“The biggest bloody herons.” That was the farmer’s description of two birds on the marshes at Horsey in September 1979. At the other end of the phone was John Buxton from Horsey Hall, who the excited farmer had phoned.
John guessed they were cranes, not least as it wasn’t the first time they’d been seen, as migrants, in the Horsey area. But this time it was different; these birds decided to stay.

The two cranes were seen in the Hickling-Horsey area from 13th September 1979 and a third bird joined them during October. They stayed all winter, sometimes feeding in potato fields. In early April they left, but returned two an…

Three swans a-swimming … on the path!

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Blog post from NWT Thorpe Marshes by Chris Durdin on 16 December, 2019. Written with NWT blog in mind, published here in case it helps anyone coming to the guided walk on 17 December.


Mute swans on the flooded path at Thorpe Marshes.
“Streets full of water. Please advise.” It’s a famous telegram about Venice’s canals, certainly tongue-in-cheek, and though the wording and origin is disputed, the spirit of the quip came to mind as I walked around NWT Thorpe Marshes.
The path through the marshes was under water after recent high tides. Three mute swans were surprised to see me as I waded along the path while I took the usual circuit around the reserve. It was that way round – the swans being surprised, not me. When the reserve is flooded the swans seem to choose the flooded paths over the ditches and water-filled marshes. There was a half-hearted hiss as I went past the trio, as if to say, “This is our kind of place today, what are you doing here?”
NWT Thorpe Marshes gets inundated by the ti…

Drinking water at Stansted Airport

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The lack of a water fountain in the main departure lounge at London Stansted Airport continues to bug me. I went through there recently, with Honeyguide’s Picos de Europagroup, and again there was no public water fountain to re-fill water bottles after security.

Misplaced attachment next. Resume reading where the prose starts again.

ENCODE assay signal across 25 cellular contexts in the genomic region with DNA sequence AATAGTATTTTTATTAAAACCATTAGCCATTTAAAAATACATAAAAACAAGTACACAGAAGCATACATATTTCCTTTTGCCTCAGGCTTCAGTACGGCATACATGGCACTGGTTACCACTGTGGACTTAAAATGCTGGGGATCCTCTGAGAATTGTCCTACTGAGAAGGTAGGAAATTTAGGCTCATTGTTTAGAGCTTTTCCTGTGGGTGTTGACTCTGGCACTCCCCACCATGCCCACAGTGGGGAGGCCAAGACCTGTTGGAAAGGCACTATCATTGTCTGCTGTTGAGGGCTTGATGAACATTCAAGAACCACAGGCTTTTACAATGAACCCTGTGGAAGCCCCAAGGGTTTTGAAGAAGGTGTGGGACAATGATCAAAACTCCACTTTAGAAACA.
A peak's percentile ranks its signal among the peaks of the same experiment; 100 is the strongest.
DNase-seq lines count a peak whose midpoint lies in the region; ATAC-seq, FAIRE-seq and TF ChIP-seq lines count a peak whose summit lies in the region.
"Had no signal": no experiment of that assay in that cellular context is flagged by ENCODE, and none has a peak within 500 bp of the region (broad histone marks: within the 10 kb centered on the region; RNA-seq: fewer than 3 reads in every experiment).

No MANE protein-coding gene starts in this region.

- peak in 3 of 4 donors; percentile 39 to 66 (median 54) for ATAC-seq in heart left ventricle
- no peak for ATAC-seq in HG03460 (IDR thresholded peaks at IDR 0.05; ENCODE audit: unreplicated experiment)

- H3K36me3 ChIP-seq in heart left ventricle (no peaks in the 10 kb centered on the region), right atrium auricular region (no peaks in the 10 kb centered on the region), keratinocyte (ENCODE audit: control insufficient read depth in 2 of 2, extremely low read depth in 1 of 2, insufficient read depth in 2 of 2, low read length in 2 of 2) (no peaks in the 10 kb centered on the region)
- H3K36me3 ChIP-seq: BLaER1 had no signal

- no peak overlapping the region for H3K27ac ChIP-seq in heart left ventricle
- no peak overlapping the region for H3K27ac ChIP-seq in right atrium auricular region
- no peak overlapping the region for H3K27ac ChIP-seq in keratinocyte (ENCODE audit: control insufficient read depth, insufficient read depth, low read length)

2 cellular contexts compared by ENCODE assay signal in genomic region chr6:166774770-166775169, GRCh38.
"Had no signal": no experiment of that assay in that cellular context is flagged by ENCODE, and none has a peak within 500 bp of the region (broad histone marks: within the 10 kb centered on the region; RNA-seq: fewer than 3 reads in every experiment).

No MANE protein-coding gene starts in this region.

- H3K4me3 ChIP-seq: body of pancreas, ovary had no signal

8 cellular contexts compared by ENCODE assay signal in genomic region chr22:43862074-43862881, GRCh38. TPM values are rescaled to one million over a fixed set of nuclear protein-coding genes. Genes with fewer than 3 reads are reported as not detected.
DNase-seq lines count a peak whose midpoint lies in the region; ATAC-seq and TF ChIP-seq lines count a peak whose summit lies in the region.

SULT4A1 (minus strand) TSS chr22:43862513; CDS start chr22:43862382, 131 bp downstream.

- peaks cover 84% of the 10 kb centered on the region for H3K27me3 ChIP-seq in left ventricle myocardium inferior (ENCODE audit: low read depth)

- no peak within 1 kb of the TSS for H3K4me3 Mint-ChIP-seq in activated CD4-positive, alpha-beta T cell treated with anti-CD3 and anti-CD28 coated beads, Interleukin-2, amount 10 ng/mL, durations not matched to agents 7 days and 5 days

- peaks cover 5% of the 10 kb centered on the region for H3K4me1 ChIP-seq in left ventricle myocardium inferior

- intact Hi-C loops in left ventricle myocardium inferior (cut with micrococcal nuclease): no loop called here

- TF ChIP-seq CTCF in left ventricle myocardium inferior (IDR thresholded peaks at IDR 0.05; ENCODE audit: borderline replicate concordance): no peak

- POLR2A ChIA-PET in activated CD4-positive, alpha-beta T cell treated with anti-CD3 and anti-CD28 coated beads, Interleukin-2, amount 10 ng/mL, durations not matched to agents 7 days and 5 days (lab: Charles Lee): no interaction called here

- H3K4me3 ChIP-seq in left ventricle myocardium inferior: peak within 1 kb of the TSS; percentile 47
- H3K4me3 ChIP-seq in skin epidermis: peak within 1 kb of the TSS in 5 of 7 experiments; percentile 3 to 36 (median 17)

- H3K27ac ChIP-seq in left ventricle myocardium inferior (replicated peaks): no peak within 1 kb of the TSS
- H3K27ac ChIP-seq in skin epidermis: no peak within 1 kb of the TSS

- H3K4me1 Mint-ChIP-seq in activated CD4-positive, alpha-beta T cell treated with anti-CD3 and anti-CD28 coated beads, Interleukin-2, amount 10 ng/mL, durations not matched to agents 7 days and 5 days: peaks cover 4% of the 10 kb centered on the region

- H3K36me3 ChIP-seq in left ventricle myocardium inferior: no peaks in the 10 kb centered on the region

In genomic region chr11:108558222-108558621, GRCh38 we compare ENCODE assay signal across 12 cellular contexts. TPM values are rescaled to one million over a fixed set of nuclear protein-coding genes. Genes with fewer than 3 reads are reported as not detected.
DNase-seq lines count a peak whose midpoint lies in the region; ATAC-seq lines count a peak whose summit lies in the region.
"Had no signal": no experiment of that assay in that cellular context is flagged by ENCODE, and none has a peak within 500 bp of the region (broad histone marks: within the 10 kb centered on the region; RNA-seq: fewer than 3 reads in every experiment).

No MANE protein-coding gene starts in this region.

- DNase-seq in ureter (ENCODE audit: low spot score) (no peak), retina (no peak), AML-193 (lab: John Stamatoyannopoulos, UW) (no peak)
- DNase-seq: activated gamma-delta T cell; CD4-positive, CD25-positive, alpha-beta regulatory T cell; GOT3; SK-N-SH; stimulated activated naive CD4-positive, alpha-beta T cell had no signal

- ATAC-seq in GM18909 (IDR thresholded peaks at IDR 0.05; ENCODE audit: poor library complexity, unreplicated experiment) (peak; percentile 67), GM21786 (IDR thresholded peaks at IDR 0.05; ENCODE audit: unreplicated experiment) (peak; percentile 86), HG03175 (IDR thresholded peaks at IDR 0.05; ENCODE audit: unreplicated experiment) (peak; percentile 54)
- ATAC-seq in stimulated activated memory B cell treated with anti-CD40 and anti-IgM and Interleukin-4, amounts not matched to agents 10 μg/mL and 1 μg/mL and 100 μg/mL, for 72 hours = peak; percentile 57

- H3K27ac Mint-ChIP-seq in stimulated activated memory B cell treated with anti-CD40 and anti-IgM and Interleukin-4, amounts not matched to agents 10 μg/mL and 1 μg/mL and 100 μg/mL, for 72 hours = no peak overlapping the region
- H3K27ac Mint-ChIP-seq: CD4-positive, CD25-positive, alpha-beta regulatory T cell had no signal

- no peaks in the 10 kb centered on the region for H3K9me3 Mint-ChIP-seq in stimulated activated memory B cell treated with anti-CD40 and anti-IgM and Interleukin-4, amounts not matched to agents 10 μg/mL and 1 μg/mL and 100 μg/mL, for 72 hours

Stansted Airport advises that catering outlets will fill water bottles, which from my experience is true. The kind people at Pret a Manger did this for me and other Honeyguiders, with such speed and charm that it suggests the request is likely and expected. But how many others would think to ask? That service is not advertised.
Why does it matter? It could be argued that access to drinking water is a basic human need. But for me it’s all about reducing single use plastic. It’s easy to buy bottled water from any number of retail outlets. That won’t stop, but access to a fountain or tap would reduce the volume of plastic water bottles sold and used once.
You’d have to deaf and blind not to realise that single use plastic is an env…

Bee orchids bounce back

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Regular readers will know that I keep a regular eye on some bee orchids that grow outside Big Yellow Self Storage on Canary Way, opposite Norwich City FC’s football ground.

I made my regular visit to count them on 7th June 2019. A rather gloomy day was brightened by counting 42 flowering spikes of bee orchids. Last year they’d dwindled in number to less than ten, and I feared it was the beginning of the end for them. Not so: more the end of the beginning as The Meadow in the Citygoes into a new phase.
In the early years, the bee orchids were on the grass opposite the football ground. Now most of them are growing around the corner. It helps that this year the Big Yellow team has organised that all the grass around two sides of the warehouse-like building has remained uncut. Credit where credit is due: there was reluctance to do this when I first broached the subject in 2009, but now I don’t even have to remind them. Even without the orchids it’s a delight: bumblebees were collecting nect…